The Sr and rare gas isotopic compositions and abundances of lithophile trace elements (K, Rb, Sr, Ba, and REEs) were determined for a series of shock-melted Yamato-79 LL-chondrites to investigate their late thermal history and the chemical features of shock processes. All meteorites show similarities in shock ages (~ 1.2 Ga) as confirmed by Rb-Sr internal isochron and K-Ar dating, rare gas compositions as well as cosmic-ray exposure ages (~28 Ma), petrographie textures, and sampling sites in Antarctica. These results indicate that all of these meteorites are part of the same fall. The 1.2 Ga shock event caused a severe (partial to total) melting followed by recrystallization of olivine and clinopyroxene, vesiculation, shock-induced alkali homogenization, and local isotopic equilibration or perturbation of the Rb-Sr system. The degrees of shock effects are variable from specimen to specimen and from portion to portion, even in a single specimen. Model calculations of Fe diffusion in olivine suggest that hot and cold materials were in close contact in the impact ejecta sheets of the parent body. From these model calculations and the evidence provided by cosmogenic rare gas compositions, it is concluded that an impact melt ejecta pile composed of hot and cold brecciated materials had formed at depth (> 2 m, shielded from cosmic rays) in an impact crater by the 1.2 Ga event. The parent body was fragmented to meter-size stones by an additional collision at ~28 Ma resulting in the formation of the parent material of the Yamato-79 shocked chondrites.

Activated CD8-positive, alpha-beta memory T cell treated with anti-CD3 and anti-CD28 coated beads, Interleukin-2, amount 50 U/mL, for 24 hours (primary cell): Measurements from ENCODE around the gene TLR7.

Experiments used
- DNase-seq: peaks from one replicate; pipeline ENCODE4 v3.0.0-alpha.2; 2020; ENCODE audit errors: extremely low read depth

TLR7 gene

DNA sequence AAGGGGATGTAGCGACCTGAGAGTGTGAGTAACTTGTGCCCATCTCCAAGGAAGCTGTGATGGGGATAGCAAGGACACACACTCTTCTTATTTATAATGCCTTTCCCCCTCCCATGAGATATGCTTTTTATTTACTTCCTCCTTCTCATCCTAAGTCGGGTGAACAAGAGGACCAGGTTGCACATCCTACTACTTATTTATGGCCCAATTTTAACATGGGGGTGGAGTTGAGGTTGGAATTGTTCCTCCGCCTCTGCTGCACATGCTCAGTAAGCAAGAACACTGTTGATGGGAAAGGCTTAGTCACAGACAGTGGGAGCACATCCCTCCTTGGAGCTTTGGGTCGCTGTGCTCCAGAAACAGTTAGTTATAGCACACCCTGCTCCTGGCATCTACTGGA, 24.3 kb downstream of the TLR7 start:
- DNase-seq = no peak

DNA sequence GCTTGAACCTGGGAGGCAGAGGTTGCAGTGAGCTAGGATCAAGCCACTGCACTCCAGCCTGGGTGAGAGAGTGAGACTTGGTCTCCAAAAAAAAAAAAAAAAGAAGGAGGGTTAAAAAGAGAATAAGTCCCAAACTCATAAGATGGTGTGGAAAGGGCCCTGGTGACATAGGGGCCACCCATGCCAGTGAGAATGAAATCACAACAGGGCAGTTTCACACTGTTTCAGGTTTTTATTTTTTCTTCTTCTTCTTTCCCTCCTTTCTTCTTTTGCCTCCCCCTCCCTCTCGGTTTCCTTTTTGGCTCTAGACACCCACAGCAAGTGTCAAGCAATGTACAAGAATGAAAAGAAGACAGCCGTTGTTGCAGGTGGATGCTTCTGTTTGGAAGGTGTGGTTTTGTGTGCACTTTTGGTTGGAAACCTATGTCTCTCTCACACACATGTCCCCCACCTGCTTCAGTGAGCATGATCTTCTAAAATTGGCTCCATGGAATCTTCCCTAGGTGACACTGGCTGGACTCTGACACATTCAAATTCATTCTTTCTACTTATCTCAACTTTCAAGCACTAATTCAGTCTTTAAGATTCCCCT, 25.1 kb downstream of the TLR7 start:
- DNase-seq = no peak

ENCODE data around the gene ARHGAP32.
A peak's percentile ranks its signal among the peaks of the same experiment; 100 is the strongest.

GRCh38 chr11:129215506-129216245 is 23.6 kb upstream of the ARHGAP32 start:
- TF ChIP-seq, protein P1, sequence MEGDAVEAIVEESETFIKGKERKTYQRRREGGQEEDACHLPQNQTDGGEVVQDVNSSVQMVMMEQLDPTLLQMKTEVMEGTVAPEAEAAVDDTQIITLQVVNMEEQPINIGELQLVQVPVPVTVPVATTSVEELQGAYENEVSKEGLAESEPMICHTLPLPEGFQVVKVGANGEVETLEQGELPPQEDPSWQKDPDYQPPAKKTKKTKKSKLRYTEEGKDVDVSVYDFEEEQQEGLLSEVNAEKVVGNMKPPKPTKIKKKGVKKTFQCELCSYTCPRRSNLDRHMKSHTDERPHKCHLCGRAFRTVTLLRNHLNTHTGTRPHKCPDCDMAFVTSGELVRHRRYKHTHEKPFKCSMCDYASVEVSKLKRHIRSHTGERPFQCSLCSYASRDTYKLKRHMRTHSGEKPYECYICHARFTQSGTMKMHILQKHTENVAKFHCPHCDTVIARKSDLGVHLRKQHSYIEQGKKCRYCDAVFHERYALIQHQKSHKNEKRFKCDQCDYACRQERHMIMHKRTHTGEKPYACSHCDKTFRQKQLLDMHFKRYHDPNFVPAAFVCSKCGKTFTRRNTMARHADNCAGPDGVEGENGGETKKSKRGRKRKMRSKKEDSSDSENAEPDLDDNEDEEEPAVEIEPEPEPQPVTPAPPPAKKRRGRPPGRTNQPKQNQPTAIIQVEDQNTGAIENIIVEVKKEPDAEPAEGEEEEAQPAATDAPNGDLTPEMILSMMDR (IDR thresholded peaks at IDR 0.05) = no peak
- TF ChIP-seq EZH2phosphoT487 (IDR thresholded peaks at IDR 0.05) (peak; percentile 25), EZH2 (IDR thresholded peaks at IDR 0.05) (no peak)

ASJC Scopus subject areas
- Geochemistry and Petrology